1. Remove all header information contained within each slice data file and convert the slice data to either 8 bit or 16 bit integer values. The AIR package does not include file format converters for removing header information or otherwise converting proprietary formats. Some file format converts refer to the desired format as "raw" format. You can verify that the file does not contain any extra header information by computing the single slice data file's size in bytes as (x_dimension*y_dimension*bits/pixel)/8 and comparing this with the actual size of the file in bytes.
2. Change the name of each slice data file so that it contains only a single period followed by img at the end of the file name (e.g., mri01.img).
3. Use the program makeaheader to create a .hdr file corresponding to each .img slice data file. You need to know the x and y dimensions of each image (use a z-dimension of one for single slice data). You also need to specify the voxel sizes along each dimension (the z-dimension should be the interslice distance, which is not necessarily the same as the slice thickness). Finally, you must know the number of bits per pixel, and, for 16 bit data, how the data is stored. All of the files that are to be converted into a single volume must have identical dimensions and voxel sizes, so you can make one .hdr file and just copy it for the other images if you like.
makeaheader mri01 3 256 256 1 0.8 0.8 3.0
will create a file called mri1.hdr for a 256x256 plane of type 3 16 bit data with voxel dimensions of 0.8 mm (i.e., FOV=204.8) and an interslice distance of 3.0 mm.
4. Use the program reunite to combine the individual slices into a single volume.
reunite mrivolume y mri01 mri02 mri03 mri04 mri05 mri06 mri07 mri08 mri09 mri10
will create files called mrivolume.hdr and mrivolume.img containing the data from the 10 specified slices, mri01.img, mri02.img ... mri10.img. Note that the order in which the file names are entered dictates the ordering of the planes.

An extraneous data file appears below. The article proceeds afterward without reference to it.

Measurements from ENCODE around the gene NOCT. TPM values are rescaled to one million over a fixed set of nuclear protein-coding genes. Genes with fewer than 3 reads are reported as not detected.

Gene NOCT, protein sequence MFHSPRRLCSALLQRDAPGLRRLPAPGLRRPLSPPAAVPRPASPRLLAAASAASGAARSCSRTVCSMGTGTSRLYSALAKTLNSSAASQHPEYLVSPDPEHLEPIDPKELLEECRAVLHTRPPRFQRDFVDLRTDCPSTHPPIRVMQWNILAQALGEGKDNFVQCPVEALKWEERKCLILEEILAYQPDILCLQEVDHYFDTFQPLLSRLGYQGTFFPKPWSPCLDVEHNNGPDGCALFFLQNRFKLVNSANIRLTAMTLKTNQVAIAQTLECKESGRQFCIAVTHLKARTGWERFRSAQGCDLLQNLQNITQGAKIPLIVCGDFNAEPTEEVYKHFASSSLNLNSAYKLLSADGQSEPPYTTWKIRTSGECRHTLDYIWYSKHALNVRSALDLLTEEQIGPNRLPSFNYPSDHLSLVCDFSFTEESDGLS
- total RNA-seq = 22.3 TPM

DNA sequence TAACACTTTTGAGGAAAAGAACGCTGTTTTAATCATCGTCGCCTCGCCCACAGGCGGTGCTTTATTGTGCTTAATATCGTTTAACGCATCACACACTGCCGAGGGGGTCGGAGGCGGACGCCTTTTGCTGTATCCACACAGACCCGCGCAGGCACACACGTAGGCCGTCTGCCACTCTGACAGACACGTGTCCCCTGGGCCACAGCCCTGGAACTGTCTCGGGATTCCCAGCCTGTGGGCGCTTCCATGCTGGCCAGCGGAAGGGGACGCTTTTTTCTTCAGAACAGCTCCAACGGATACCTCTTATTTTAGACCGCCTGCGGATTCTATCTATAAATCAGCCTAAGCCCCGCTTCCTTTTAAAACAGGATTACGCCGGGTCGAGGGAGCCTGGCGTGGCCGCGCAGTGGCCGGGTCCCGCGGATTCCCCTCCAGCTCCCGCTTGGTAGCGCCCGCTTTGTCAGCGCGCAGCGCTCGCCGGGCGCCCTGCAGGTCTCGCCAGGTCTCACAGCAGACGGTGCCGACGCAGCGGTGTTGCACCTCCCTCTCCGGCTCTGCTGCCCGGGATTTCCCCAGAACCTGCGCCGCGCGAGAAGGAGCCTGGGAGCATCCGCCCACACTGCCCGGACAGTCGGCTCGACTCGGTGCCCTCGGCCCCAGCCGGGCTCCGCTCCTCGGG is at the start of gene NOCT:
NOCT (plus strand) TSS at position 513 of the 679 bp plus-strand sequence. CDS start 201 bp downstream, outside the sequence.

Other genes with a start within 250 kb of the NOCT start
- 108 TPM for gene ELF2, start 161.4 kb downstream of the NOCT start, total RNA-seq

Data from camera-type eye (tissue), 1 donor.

1. Use the program scanheader to review the header information that the AIR package will use to align and manipulate your studies.
will display the header information for the study mri01.img
The AIR package provides a means for directly modifying voxel sizes (see program fixheader) If the values for the file dimensions or bits/pixel are incorrect, the program makeaheader can be used to make a new, corrected header.
1. Verify the voxel sizes and file dimensions of the studies
2. Decide which study you want to reslice--this study will be called "mri2" in this example. The other study will be called "mri1"
3. Identify a voxel value in the studies that will reliably distinguish areas outside the body from values in the brain. In this example, a 16 bit value of 7000 will be used for both files.
4. Use alignlinear to derive a registration parameter file (called mri2.airmri1 in this example).
If you want to use the default smoothing and pre-alignment interpolation:
alignlinear mri1 mri2 mri2.airmri1 -m 6 -x 3 -c 0.1 -t1 7000 -t2 7000
If your MRI images have voxels that are extremely anisotropic
alignlinear mri1 mri2 mri2.airmri1 -m 6 -x 3 -c 0.1 -t1 7000 -t2 7000 -z
If you want the registration to be based on slightly smoothed versions of the data:
alignlinear mri1 mri2 mri2.airmri1 -m 6 -x 3 -c 0.1 -t1 7000 -t2 7000 -b1 2.0 2.0 2.0 -b2 2.0 2.0 2.0
If you have data where the scalp and skull are prominent and there is substantial initial misregistration you can do a two stage registration with heavy initial smoothing followed by normal smoothing:
alignlinear mri1 mri2 mri2.airmri1 -m 6 -x 3 -c 0.1 -t1 7000 -t2 7000 -b1 8.0 8.0 8.0 -b2 8.0 8.0 8.0 -g mri2.init -gs mri2.inits
alignlinear mri1 mri2 mri2.airmri1 -m 6 -x 3 -c 0.1 -t1 7000 -t2 7000 -b1 2.0 2.0 2.0 -b2 2.0 2.0 2.0 -f mri2.init -fs mri2.inits
5. Use reslice to reslice one file to match the other. The resliced file will be called rmri2 (or crmri2 if you want it interpolated to cubic voxels).
If you want the reslice file to have the same voxel z_size and number of planes as the standard_mri file:
reslice mri2.airmri1 rmri2 -k
If you want the reslice file interpolated to cubic voxels in addition to being resliced:
reslice mri2.airmri1 crmri2
1. Use zoomer to interpolate the standard mri to cubic voxels. The resulting file in this example will be called cmri1
zoomer mri1 cmri1
1. To review the contents of .air file mri2.airmri1, use scanair:
1. Review the contents of the .air file you want to invert
2. Use invert_air to create a new .air file
invert_air mri2.airmri1 mri1.airmri2
3. Use reslice to create the desired file
reslice mri1.airmri2 rmri1 -k
1. Use the program separate:
separate mrivolume smri y
This command will take the volume "mrivolume.img" and create a series of images "smri001.img", "smri002.img", "smri003.img" ... which are raw format data files containing one slice of data per file.
1. Use your display package to decide what needs to be done.
2. Use reorient to create a new MRI file in the position you want. In this example, the original upside-down and backwards MRI (ubmri) will be rotated 180° around the x-axis to create a properly oriented MRI (mri ):
reorient ubmri mri xx